We're holding off on tropes today to bring you something special - Nick Wilford's "Overcoming Adversity" Bloghop, in an effort to create an anthology for his stepson, Andrew, who is dealing with cerebral Palsy. Funds will be used to support his college education.
I'd first like to say how proud I am of Andrew. It is very easy to let life get you down, but it is also easy to forget that others are dealing with things that you could never imagine, or even wish on your worst enemy. That's not what this bloghop is about, though. It's about staring adversity in the eye and telling it, "no sirree! I choose my own destiny. I weave my own fate. This slice of life is delicious!"
I salute Andrew and wish him the best life this world has to offer.
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Adversity; it can take many forms - thrown at you from left field or self-imposed, intentionally or not. The greatest struggle in my life hasn't been my health or my body, but my ability to communicate and socialize. Over the years I think I've improved in some areas, but every now and then, I might say something that will set people off when that was the farthest thing from my mind. This has led to unwarranted accusations and a revelation of another's interpretation of me - what I "believe," what my motives are, and so forth.
Truth is, I'm such a laidback and easy going personality that I don't think such things about people. I have better things to do. Sure, I can always assume things and develop prejudice, but stewing over baseless thoughts does me and no one else any good. And so I ask questions, to help me understand people better. Once in a great while, those questions backfire. Badly. It was much worse when I was younger. Some have even accused me of having a mental disorder.
I haven't been officially diagnosed with anything, but you know what? It wouldn't surprise me if I had something not quite all right upstairs, that something about me isn't "normal" - and if I did, I would make the best of it, make amends, and learn from it. What else can I do?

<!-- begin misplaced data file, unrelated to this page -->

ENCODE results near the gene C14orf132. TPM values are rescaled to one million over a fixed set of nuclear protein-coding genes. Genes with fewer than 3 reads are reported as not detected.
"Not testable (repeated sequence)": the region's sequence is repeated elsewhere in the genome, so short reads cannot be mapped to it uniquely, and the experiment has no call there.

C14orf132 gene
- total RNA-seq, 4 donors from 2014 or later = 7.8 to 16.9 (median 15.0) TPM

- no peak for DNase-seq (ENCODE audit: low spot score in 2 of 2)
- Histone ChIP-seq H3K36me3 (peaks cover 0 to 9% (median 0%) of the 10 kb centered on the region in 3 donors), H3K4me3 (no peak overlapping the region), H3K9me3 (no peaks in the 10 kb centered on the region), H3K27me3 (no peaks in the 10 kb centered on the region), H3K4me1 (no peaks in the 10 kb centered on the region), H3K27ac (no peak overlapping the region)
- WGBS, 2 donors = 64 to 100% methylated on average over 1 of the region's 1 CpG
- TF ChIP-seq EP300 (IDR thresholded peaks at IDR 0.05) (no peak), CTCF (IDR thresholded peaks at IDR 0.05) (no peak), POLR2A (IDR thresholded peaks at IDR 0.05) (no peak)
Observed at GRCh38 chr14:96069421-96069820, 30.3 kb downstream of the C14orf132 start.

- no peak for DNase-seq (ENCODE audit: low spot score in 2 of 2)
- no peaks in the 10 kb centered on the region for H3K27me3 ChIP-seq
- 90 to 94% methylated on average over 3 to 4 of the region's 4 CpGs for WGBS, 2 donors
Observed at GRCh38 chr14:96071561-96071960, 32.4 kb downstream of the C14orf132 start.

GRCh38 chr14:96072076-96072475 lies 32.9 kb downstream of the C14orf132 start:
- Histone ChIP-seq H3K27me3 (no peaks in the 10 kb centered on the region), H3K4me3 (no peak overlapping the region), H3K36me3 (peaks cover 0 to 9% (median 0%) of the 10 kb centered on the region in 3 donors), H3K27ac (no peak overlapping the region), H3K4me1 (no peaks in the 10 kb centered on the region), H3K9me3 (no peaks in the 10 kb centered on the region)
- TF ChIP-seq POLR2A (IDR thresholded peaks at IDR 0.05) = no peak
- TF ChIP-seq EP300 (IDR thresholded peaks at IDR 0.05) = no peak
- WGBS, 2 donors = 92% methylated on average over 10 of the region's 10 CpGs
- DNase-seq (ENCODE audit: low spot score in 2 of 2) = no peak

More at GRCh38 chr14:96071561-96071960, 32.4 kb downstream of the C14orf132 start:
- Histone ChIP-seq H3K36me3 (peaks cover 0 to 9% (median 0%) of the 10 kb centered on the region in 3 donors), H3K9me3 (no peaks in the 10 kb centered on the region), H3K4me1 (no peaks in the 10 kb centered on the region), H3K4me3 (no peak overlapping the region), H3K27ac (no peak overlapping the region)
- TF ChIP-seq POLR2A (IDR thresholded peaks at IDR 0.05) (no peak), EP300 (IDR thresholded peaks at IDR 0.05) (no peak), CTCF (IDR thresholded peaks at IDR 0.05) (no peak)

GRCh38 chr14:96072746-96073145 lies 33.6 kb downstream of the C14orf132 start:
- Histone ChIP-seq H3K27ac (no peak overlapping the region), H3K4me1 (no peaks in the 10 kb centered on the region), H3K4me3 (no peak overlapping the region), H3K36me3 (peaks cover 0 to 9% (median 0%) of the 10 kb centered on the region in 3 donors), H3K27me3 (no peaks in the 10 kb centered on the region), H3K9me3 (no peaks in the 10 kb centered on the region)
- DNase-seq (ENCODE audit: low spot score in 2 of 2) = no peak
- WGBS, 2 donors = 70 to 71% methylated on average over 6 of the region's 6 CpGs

But then there are those who, for whatever reason, saw past all that. Through their unique perspective, they were able to point things out about me and, without really trying, helped me in ways that will stick with me for the rest of my life.
I'll tell you a story. When I was nine, I didn't have many friends in my neighborhood (very few families with kids my age in the area), but then a family moved in with a boy my age. Finally! A playmate!
We got along great, right off the bat (come to think of it, we never did play baseball). One day, we played Monopoly. I was losing. I remembered seeing something in a movie where a character tossed the board and scattered the pieces everywhere. I don't know why I thought it was a good idea at the time, but I did that.
My friend stared at me. Right away, I started to think about what he might be thinking. Was he about to leave and go home? Would he yell at me? Call me names? Were we about to throw punches?
None of that happened. Instead, he looked right at me and said something that I will never forget - "Dude ... that wasn't cool."
Nothing baseless. Nothing rude. It was just the truth.
Without a word, he picked up the pieces and put the game away.
I haven't done anything like that since, and I have one of my best friends to thank for that. I have done other things, of course, but when people are willing to take the time to understand rather than attack, that makes all the difference in the world. That's how people change for the better. That's how adversity changes into relief.
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As an open letter, I apologize for anything I have said or done to make anyone think ill of me. My door is always open to perspectives. I may need more coaching than others, but I will figure things out. My journey continues, where I enjoy helping people when I can and if I know how (or don't, or think I know). This is an adversity that has stalked me all my life and it may take a lifetime before it goes away forever, but it is love and friendship that has shaped me for the better - and it is my hope that that love will never vanish.
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Thank you for hosting this hop, Nick! I hope the anthology you are compiling will find many readers and that Andrew will have the means to make his dreams come true. You guys are my heroes!
I'm David, and if we play Monopoly, can I be the shoe?